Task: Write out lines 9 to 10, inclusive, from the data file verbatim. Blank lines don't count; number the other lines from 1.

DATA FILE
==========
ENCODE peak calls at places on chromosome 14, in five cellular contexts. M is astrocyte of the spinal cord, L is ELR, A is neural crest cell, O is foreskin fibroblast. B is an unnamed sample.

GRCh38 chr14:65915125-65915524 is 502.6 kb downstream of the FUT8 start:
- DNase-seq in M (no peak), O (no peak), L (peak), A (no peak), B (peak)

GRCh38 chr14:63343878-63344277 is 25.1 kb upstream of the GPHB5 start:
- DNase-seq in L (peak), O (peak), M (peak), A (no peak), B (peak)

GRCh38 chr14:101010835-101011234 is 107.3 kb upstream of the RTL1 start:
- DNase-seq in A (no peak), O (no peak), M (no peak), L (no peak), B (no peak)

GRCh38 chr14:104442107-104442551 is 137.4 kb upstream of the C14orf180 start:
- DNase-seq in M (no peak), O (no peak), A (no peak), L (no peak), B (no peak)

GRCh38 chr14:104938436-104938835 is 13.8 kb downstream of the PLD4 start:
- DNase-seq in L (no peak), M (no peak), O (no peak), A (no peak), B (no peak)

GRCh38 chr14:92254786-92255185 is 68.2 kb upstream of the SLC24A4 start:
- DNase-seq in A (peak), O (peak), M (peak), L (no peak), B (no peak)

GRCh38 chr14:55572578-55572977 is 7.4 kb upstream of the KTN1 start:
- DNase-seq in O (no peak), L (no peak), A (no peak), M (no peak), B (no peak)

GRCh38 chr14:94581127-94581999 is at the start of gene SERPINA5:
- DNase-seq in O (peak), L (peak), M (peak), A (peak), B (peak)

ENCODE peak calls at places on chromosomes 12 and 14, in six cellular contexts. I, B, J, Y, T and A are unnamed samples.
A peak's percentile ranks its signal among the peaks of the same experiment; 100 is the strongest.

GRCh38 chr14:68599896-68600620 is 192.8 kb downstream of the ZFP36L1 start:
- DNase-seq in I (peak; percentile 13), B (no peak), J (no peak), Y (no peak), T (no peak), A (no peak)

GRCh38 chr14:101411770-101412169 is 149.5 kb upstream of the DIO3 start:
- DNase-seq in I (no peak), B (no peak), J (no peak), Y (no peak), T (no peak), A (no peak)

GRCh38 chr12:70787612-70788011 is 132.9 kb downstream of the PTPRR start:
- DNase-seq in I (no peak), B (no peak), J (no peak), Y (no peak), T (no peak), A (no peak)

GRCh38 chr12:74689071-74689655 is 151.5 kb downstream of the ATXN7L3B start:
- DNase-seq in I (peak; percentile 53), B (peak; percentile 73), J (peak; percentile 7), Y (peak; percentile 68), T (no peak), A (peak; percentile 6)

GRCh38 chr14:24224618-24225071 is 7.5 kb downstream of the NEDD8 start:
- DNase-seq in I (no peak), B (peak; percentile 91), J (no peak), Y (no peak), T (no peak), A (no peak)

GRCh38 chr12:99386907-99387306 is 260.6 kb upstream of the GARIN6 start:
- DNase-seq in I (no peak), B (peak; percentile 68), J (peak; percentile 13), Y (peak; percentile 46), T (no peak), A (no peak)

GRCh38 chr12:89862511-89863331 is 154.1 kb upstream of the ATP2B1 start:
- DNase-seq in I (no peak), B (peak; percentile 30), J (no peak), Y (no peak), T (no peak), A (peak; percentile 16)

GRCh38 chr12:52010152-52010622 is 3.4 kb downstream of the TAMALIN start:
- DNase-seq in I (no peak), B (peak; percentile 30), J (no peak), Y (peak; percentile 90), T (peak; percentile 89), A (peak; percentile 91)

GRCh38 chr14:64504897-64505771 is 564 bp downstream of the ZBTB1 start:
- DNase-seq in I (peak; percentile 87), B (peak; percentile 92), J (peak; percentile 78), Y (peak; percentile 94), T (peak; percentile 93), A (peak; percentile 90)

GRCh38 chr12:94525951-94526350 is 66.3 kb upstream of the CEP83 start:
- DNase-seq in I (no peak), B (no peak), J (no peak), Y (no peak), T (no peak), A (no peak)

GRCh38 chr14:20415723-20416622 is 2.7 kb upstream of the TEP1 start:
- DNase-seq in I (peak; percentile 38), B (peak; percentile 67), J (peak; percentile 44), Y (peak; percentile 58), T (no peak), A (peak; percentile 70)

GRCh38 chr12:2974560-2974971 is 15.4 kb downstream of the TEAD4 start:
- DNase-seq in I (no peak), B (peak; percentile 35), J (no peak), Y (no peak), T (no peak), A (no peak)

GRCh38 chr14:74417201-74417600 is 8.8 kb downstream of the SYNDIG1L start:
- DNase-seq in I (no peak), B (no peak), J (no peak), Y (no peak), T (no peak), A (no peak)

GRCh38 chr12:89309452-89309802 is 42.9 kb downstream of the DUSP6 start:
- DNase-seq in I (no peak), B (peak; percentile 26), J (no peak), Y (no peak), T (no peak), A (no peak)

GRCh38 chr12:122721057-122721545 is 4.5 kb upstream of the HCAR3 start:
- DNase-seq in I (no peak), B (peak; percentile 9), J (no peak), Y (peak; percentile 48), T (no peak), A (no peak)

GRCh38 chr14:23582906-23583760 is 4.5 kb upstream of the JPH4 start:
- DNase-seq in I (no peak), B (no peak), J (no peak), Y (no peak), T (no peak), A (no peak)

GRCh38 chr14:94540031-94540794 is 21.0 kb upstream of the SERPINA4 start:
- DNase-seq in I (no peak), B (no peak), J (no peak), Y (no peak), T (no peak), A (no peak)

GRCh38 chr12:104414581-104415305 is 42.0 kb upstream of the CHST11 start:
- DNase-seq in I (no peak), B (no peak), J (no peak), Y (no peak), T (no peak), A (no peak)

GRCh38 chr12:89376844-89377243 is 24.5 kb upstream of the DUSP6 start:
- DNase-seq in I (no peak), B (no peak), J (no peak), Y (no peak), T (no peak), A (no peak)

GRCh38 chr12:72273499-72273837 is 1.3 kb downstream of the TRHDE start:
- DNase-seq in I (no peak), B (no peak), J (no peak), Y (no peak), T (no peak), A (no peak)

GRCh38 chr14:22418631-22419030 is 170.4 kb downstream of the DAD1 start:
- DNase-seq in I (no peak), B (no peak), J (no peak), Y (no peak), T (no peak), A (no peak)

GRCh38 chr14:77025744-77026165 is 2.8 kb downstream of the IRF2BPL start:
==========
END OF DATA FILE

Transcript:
- DNase-seq in M (no peak), O (no peak), A (no peak), L (no peak), B (no peak)

GRCh38 chr14:104938436-104938835 is 13.8 kb downstream of the PLD4 start: